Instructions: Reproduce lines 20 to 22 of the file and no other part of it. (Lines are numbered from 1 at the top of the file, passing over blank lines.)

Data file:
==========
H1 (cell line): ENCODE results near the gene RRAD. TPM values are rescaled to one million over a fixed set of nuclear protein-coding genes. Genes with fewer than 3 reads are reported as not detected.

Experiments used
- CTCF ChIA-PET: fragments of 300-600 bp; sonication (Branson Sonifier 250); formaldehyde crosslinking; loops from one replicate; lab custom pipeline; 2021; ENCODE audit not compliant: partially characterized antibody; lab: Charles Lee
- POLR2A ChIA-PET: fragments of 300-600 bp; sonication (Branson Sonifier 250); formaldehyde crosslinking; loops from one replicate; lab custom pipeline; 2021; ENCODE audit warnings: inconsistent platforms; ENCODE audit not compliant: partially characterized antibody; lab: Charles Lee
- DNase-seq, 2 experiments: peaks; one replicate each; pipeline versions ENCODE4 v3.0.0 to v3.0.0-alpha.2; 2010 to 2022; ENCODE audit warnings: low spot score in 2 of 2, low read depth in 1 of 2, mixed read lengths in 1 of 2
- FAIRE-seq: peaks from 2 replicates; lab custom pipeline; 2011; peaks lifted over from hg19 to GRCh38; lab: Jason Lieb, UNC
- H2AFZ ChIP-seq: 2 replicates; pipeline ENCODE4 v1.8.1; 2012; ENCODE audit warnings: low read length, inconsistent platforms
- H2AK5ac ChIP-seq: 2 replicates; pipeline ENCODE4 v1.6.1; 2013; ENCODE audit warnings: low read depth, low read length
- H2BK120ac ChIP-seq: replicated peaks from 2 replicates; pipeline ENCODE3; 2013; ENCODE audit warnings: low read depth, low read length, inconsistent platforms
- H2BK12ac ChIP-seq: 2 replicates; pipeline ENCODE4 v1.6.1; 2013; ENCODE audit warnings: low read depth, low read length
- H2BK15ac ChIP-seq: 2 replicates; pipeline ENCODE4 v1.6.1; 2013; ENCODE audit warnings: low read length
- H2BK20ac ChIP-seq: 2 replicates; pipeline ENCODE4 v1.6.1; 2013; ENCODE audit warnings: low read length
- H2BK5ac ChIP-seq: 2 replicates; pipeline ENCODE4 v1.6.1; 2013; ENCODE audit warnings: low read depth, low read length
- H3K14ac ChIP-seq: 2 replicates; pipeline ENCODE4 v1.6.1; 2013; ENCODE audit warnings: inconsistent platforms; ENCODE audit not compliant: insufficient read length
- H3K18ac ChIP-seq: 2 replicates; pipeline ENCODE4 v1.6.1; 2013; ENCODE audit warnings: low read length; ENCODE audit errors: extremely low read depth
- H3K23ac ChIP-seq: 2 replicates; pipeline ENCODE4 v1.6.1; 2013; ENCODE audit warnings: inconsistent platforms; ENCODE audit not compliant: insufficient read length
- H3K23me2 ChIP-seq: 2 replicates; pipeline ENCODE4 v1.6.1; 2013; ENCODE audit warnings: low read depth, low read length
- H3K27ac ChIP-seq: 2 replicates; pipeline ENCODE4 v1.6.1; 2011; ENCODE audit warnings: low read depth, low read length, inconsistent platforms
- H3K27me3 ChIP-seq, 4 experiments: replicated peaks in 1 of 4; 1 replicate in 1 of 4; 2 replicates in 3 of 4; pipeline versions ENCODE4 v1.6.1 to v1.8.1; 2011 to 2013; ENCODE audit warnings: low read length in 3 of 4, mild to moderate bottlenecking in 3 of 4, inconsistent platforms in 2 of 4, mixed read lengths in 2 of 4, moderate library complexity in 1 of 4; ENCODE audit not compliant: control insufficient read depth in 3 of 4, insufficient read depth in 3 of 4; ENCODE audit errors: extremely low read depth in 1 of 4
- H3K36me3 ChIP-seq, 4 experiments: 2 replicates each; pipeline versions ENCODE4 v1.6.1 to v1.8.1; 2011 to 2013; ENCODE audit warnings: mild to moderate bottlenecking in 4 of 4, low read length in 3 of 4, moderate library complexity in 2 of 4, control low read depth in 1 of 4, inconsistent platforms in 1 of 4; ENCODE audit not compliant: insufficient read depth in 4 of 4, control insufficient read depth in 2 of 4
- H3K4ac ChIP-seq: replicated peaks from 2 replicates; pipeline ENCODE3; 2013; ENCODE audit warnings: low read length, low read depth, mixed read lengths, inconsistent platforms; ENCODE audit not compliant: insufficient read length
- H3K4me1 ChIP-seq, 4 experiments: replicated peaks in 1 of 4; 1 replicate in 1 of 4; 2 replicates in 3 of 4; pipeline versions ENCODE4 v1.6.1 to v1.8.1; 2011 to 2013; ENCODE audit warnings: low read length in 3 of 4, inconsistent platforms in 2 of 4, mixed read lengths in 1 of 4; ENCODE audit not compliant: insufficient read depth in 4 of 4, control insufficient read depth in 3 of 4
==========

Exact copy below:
- H3K36me3 ChIP-seq, 4 experiments: 2 replicates each; pipeline versions ENCODE4 v1.6.1 to v1.8.1; 2011 to 2013; ENCODE audit warnings: mild to moderate bottlenecking in 4 of 4, low read length in 3 of 4, moderate library complexity in 2 of 4, control low read depth in 1 of 4, inconsistent platforms in 1 of 4; ENCODE audit not compliant: insufficient read depth in 4 of 4, control insufficient read depth in 2 of 4
- H3K4ac ChIP-seq: replicated peaks from 2 replicates; pipeline ENCODE3; 2013; ENCODE audit warnings: low read length, low read depth, mixed read lengths, inconsistent platforms; ENCODE audit not compliant: insufficient read length
- H3K4me1 ChIP-seq, 4 experiments: replicated peaks in 1 of 4; 1 replicate in 1 of 4; 2 replicates in 3 of 4; pipeline versions ENCODE4 v1.6.1 to v1.8.1; 2011 to 2013; ENCODE audit warnings: low read length in 3 of 4, inconsistent platforms in 2 of 4, mixed read lengths in 1 of 4; ENCODE audit not compliant: insufficient read depth in 4 of 4, control insufficient read depth in 3 of 4